Vertical Distraction Osteogenesis of Edentulous Ridges for Improvement of Oral Implant Positioning: A Clinical Report of Preliminary Results
Matteo Chiapasco, MD, Eugenio Romeo, MD, Giorgio Vogel, MD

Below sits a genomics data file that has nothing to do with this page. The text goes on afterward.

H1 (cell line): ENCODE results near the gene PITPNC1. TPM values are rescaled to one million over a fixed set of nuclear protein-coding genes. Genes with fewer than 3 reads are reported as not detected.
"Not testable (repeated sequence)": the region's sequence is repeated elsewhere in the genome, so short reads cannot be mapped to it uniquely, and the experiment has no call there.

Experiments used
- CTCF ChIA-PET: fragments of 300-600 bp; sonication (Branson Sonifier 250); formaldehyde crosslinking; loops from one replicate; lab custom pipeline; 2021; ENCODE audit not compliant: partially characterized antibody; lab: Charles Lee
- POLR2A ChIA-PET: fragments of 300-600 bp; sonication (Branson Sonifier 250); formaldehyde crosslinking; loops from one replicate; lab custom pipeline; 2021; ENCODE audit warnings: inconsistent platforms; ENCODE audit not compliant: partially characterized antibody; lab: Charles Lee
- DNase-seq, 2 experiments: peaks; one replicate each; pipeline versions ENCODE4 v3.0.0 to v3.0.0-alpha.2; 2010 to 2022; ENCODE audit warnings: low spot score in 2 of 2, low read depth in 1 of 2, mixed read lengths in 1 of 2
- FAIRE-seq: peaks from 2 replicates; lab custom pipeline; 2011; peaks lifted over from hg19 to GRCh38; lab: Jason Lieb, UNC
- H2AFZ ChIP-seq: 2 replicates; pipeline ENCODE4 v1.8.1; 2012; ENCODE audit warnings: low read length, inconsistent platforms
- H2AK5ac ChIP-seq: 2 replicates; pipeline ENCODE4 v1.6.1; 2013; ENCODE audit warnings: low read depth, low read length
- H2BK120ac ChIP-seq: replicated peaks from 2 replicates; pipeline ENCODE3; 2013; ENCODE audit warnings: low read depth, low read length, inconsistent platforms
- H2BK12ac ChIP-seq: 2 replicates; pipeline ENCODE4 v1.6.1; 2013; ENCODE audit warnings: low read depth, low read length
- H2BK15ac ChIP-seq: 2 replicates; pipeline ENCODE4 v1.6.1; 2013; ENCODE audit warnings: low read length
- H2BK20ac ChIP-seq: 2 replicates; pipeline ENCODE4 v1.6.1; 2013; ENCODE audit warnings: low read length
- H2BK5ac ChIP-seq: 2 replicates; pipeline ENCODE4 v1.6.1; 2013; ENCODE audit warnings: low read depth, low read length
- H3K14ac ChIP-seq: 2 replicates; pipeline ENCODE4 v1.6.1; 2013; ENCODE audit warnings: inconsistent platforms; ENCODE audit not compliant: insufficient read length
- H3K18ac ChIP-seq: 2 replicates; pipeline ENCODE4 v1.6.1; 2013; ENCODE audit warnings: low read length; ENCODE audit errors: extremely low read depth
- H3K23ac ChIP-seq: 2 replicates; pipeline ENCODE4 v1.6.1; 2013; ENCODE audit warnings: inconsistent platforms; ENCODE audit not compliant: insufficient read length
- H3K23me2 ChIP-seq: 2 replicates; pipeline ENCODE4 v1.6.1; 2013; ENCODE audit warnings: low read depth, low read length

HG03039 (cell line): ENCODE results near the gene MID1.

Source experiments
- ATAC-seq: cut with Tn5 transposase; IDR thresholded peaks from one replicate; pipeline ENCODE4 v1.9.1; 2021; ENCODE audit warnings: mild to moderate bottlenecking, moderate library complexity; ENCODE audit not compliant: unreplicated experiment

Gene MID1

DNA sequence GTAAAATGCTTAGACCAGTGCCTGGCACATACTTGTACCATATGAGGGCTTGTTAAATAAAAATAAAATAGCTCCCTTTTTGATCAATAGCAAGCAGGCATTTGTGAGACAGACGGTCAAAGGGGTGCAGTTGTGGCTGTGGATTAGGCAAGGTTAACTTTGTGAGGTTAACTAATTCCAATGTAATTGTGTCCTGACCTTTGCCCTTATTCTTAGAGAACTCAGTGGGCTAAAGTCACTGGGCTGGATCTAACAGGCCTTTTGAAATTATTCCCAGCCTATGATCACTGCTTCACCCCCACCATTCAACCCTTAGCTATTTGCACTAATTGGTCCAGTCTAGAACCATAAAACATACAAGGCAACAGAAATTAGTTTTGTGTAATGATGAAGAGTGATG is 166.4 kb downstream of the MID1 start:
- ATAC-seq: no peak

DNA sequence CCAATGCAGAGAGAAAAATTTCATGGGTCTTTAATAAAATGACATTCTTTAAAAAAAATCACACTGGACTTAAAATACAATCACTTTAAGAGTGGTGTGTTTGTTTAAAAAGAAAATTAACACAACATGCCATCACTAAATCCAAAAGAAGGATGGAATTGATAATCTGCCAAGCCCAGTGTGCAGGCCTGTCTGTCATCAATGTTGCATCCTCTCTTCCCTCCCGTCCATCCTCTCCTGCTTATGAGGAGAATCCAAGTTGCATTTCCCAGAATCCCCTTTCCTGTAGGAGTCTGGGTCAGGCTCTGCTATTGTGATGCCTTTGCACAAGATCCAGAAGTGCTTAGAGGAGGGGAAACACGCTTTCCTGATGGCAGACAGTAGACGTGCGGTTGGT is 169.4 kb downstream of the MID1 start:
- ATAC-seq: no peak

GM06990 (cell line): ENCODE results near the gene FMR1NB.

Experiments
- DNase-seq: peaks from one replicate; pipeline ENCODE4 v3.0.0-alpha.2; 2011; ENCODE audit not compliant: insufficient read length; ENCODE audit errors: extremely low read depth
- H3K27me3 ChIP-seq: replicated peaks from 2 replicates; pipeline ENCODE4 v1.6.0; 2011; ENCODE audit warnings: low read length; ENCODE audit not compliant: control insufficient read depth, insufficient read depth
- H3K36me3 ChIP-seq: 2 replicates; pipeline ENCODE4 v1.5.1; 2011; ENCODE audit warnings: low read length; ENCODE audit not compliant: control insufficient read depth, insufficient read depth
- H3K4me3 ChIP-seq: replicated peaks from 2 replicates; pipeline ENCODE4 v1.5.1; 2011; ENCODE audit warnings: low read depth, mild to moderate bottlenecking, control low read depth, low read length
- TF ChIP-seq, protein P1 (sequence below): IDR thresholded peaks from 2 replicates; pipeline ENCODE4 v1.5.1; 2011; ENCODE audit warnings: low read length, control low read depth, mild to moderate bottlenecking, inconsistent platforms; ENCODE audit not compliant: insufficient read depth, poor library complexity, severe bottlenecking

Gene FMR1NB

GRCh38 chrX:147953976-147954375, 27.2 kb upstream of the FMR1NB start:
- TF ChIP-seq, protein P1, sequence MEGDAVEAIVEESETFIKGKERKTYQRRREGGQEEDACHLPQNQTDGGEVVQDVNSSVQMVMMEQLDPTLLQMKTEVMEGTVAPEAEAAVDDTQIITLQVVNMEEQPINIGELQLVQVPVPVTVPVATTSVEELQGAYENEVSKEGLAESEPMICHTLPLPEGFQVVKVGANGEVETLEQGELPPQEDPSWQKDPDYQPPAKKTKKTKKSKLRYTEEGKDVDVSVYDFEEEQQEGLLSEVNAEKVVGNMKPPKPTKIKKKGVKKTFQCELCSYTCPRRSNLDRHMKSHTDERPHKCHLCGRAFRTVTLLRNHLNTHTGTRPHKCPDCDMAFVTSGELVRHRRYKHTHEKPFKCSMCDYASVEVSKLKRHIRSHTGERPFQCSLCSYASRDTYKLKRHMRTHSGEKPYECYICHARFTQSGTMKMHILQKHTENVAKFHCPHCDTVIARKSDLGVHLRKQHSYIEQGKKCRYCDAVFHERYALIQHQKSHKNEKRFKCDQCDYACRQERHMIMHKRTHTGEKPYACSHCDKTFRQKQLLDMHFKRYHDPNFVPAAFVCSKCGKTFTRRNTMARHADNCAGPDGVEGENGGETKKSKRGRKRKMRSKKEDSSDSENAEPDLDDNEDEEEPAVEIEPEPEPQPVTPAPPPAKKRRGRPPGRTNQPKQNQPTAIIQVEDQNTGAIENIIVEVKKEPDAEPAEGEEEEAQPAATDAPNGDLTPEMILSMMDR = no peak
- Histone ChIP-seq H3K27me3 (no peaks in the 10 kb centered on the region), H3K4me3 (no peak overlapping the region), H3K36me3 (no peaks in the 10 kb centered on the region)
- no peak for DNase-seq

This study examined the opportunities offered by intraoral distraction osteogenesis to vertically elongate insufficient alveolar ridges and thereby improve local anatomy for ideal implant placement. Eight patients presenting with vertically deficient edentulous ridges were treated by means of the distraction osteogenesis principle with an intraoral alveolar distractor. Two to 3 months after consolidation of the distracted segments, 26 implants were placed in the distracted areas. Four to 6 months later, abutments were connected and prosthetic loading of the implants was started. The mean follow-up after initial prosthetic loading was 14 months. In all patients, the desired bone gain was reached at the end of distraction (mean vertical bone gain of 8.5 mm). Probing depth, Bleeding Index, and Plaque Index around implants were evaluated, and Periotest values were also calculated. The cumulative success rate of implants was 100%. Radiographic examinations 12 months after functional loading of implants showed a significant increase in the density of the newly generated bone in the distracted areas. This technique seems to be reliable, and the regenerated bone has withstood the functional demands of implant loading. Success rates of implants, periodontal indices of peri-implant soft tissues, and Periotest values were consistent with those reported in the literature regarding implants placed in native bone.